- Have a solid grasp of model validation and testing
- Combine different methods to derive insights from data
Machine Learning Operations
Machine learning operations (MLops) is a work method inspired by modern development practices, which enables data scientists to communicate better with DevOps, to create a streamlined workflow for machine learning development. This includes automation of processes like data ingestion, training and deployment in production.
Data scientists must understand MLOps concepts and use these systems to enable efficient development and deploy their models to production.
Serverless and Containers
A common way to simplify data science development is to process data and train models using cloud-native technologies—primarily serverless and containerized applications.
Serverless functions provide a well-defined runtime environment that includes code, package dependencies, machine learning models, and runtime configuration. It enables consistent and repeatable results, and does not require setting up server infrastructure. One of the most commonly used serverless environments is the AWS serverless ecosystem.
Container frameworks like Docker offer many benefits to data scientists. They allow packaging an analysis in the form of a container, making it easy to share and reuse experiments and models. It also enables automation via infrastructure as code (IaC) techniques, by defining machine learning workflows as simple configuration files.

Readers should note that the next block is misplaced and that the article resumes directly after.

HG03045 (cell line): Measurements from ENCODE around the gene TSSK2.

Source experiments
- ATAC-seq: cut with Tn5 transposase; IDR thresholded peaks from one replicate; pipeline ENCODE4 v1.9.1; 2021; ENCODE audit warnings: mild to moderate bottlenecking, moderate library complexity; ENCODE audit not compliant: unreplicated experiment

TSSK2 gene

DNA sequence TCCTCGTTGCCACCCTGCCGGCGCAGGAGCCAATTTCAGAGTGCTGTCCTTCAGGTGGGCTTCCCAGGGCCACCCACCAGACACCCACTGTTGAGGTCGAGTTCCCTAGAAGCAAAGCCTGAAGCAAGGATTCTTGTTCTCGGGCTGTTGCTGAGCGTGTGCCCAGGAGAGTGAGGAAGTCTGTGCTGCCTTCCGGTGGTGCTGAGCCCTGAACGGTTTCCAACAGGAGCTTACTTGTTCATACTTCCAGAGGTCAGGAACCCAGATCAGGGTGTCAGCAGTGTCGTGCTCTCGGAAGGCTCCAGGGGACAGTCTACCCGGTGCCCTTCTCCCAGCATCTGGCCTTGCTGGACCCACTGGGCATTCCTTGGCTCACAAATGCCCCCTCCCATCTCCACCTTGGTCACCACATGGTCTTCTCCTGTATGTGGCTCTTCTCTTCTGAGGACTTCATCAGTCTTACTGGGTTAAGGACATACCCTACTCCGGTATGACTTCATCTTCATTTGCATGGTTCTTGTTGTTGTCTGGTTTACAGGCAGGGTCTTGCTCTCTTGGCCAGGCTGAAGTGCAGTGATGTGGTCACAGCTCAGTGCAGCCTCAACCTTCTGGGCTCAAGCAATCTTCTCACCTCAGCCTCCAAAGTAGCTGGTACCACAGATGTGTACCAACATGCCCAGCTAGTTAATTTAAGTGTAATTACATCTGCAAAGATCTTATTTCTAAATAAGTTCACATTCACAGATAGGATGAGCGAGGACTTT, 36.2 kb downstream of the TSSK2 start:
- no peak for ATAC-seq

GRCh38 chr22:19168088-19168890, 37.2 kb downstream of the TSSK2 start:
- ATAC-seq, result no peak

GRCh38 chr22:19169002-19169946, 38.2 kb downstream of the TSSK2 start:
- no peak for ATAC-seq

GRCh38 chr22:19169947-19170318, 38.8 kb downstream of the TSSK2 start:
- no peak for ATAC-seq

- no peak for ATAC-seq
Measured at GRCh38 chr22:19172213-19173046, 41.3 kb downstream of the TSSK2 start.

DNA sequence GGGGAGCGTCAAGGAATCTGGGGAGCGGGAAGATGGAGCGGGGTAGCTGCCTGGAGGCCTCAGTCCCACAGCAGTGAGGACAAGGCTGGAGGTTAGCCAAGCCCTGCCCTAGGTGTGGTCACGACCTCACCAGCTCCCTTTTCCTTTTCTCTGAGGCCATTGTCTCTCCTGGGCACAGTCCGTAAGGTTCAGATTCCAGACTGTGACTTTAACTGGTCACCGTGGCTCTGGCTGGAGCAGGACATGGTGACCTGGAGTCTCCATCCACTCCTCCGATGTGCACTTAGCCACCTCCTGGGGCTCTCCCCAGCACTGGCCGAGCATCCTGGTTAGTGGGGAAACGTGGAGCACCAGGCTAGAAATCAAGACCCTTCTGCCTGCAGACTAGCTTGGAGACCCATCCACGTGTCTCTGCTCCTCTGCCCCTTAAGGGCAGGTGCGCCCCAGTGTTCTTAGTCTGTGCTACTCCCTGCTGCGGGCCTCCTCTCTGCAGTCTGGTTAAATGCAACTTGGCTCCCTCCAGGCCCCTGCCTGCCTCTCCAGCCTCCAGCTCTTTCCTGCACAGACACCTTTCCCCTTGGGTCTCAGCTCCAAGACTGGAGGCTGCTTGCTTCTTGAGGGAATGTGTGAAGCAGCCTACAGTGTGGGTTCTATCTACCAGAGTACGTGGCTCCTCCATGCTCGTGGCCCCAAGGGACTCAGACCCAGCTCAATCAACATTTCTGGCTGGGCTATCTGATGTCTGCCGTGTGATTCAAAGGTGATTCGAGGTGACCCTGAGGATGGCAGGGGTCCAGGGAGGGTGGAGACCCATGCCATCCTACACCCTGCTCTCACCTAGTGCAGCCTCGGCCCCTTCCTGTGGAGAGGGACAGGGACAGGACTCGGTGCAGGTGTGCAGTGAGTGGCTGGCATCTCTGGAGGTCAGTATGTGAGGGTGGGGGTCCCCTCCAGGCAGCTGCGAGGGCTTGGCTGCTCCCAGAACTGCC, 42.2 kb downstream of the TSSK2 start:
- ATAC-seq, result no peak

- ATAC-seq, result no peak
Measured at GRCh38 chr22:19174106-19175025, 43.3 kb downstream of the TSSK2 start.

The majority of organizations deal with massive amounts of unstructured and structured data. It is typically the responsibility of the data scientist to handle big data operations. This typically involves preparing the data, working with multiple data sources, understanding the data ecosystem and its components. A data scientist will typically use a big data platform, like Spark and Hadoop, when working on these tasks.
Leadership and Professional Development
Data scientists should have good problem solving and data strategy skills. In order to perform well in their roles, they need to understand an opportunity before they implement a solution. They are often required to provide complete and clear explanations of their findings. To do this, they need to know how to analyze business risks, how to improve business and information technology (IT) processes across the organization.
Data Scientist Career Path
The typical path of a data scientist often starts with a junior position, followed by opportunities such as a senior data scientist role, an artificial intelligence (AI) engineer role, as well as data science manager, architect, and director roles.